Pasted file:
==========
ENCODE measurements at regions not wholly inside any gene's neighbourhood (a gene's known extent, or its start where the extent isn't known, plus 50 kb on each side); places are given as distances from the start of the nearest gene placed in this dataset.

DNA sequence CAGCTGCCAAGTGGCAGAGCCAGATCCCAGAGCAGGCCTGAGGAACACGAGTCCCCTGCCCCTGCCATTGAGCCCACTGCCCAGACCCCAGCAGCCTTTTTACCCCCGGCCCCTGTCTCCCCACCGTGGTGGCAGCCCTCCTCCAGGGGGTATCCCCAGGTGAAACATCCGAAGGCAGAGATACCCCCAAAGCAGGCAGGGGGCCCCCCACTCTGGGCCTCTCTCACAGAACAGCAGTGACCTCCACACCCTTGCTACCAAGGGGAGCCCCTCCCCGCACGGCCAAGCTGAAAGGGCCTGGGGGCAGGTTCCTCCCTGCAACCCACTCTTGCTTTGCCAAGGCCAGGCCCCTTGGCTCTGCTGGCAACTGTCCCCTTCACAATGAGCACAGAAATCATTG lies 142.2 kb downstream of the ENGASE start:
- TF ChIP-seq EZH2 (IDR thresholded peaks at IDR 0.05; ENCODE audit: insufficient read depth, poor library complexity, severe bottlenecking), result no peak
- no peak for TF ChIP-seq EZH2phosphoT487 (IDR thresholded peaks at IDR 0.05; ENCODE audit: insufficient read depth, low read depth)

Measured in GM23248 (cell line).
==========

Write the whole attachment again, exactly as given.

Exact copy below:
ENCODE measurements at regions not wholly inside any gene's neighbourhood (a gene's known extent, or its start where the extent isn't known, plus 50 kb on each side); places are given as distances from the start of the nearest gene placed in this dataset.

DNA sequence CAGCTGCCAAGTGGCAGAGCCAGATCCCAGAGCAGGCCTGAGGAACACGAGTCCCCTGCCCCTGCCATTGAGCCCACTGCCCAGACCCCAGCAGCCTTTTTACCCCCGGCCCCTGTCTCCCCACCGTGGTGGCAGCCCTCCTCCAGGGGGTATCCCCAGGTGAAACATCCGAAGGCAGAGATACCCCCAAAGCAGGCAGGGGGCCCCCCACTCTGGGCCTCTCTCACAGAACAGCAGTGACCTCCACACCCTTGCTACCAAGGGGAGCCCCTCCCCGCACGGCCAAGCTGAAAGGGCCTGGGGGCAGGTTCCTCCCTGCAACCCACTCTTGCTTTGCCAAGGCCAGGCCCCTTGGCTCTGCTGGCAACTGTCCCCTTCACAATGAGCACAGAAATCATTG lies 142.2 kb downstream of the ENGASE start:
- TF ChIP-seq EZH2 (IDR thresholded peaks at IDR 0.05; ENCODE audit: insufficient read depth, poor library complexity, severe bottlenecking), result no peak
- no peak for TF ChIP-seq EZH2phosphoT487 (IDR thresholded peaks at IDR 0.05; ENCODE audit: insufficient read depth, low read depth)

Measured in GM23248 (cell line).